Vitamin D is central in calcium turnover, and adequate levels are important for skeletal health. It is not clear how large contributions from food and sunlight are in Swedish primary care patients, considering the low radiation of UVB in Sweden and fortification of some foods, and whether differences exist between patients of immigrant and Swedish origin. Increasing incidence of osteoporosis-related fractures is a major global health problem. Genetic variations in metabolising enzymes and in the Vitamin D receptor (VDR) have also been shown to be of importance to the overall effect of vitamin D. Polymorphic variation in the gene CYP2R1 encoding the 25-hydroxylase has previously been reported to correlate with circulating levels of 25(OH)D3. Results of association studies between genetic variants of the VDR and muscle strength, as well as falls have been contradictory.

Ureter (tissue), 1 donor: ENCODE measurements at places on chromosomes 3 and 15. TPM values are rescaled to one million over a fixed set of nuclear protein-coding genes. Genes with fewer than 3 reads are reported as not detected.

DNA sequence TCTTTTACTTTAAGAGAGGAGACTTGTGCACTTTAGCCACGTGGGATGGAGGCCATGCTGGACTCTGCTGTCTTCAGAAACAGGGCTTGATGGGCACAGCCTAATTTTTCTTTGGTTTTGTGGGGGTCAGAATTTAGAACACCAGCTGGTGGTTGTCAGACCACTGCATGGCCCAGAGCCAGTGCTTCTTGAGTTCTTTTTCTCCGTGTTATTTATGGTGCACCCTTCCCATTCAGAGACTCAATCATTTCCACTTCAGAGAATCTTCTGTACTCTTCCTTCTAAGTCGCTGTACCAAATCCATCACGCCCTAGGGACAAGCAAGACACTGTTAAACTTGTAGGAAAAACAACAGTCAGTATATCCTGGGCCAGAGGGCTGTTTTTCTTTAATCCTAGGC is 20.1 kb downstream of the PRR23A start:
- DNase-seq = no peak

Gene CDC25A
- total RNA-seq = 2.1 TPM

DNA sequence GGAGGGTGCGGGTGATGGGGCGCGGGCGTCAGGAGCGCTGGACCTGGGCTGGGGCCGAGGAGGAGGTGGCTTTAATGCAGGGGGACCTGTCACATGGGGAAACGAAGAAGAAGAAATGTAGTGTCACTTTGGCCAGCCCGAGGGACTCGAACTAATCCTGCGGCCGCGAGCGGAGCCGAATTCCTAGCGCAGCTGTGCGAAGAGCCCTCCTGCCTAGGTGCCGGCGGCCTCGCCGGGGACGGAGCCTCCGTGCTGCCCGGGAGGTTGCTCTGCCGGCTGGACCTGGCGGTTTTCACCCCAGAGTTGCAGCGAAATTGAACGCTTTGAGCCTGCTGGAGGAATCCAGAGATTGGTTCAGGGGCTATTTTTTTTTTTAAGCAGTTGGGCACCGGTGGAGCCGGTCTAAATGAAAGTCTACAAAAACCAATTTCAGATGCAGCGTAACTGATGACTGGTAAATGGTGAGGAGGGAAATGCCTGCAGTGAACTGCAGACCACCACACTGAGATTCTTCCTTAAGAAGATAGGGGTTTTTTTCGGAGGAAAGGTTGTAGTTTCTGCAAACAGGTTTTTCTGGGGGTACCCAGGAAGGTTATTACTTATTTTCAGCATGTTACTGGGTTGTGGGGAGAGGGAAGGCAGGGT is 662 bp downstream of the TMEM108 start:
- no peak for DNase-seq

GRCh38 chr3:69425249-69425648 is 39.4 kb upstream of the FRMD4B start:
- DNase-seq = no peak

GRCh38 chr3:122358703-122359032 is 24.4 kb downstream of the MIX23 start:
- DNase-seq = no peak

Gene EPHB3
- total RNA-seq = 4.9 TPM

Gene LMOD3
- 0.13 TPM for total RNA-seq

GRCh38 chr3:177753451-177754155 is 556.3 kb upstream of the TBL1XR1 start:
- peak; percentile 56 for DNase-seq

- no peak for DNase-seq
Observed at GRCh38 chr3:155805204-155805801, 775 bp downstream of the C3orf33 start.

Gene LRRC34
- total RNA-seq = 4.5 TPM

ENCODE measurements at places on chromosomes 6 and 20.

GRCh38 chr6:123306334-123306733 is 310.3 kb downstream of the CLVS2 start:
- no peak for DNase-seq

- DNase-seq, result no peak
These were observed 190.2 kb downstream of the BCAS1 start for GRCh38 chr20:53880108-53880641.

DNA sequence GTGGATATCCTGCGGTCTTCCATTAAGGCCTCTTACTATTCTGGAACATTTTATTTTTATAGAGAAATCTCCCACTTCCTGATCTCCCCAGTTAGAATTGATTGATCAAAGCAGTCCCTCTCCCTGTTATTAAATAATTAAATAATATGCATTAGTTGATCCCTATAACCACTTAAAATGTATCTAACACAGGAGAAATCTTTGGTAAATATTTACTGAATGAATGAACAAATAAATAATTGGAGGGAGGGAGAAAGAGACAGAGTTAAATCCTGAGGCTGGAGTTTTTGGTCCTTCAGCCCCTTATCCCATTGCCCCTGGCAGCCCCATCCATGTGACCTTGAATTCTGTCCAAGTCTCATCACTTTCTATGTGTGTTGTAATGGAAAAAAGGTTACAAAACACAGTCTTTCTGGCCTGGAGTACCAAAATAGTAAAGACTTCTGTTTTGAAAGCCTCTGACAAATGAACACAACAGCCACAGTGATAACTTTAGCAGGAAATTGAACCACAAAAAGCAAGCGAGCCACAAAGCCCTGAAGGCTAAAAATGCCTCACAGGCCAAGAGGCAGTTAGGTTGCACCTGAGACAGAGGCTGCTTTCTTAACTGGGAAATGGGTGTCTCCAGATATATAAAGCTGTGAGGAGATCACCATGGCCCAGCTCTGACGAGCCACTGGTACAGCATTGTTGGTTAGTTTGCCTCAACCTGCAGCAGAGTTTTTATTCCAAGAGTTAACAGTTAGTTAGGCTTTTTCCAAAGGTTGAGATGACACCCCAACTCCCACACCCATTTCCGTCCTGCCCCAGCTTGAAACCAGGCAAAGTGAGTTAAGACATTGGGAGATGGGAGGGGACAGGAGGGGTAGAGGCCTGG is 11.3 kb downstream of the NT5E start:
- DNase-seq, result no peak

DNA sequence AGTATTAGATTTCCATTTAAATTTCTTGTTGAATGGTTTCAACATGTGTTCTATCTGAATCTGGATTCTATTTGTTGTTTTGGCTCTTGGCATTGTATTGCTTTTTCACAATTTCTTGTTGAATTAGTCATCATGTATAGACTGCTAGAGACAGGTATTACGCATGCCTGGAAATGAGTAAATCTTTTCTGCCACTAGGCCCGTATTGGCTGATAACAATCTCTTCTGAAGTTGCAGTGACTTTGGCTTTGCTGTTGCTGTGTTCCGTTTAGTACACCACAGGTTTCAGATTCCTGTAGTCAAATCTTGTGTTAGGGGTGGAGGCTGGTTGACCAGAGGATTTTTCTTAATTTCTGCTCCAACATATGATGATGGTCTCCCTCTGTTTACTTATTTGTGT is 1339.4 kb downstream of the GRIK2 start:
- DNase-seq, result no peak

The purposes of this thesis were to examine possible differences in plasma-25(OH)D3 levels and intake of vitamin D between Swedish and immigrant female primary care patients, to estimate what foods contribute the most, and to identify contributors to vitamin D status (Paper I-II). Furthermore, the relationship between polymorphisms in the CYP2R1 gene and levels of 25(OH)D3 as well as other biochemical parameters (parathyroid hormone, calcium, phosphate and fibroblast growth factor 23) of skeletal homeostasis, bone mineral density and incidence of fractures was investigated (Paper III). Also, the association between genetic variations in the gene for the vitamin D receptor and measures of muscle strength, physical performance and falls (Paper IV), was investigated by using data from a Swedish multicenter study of elderly men (MrOS).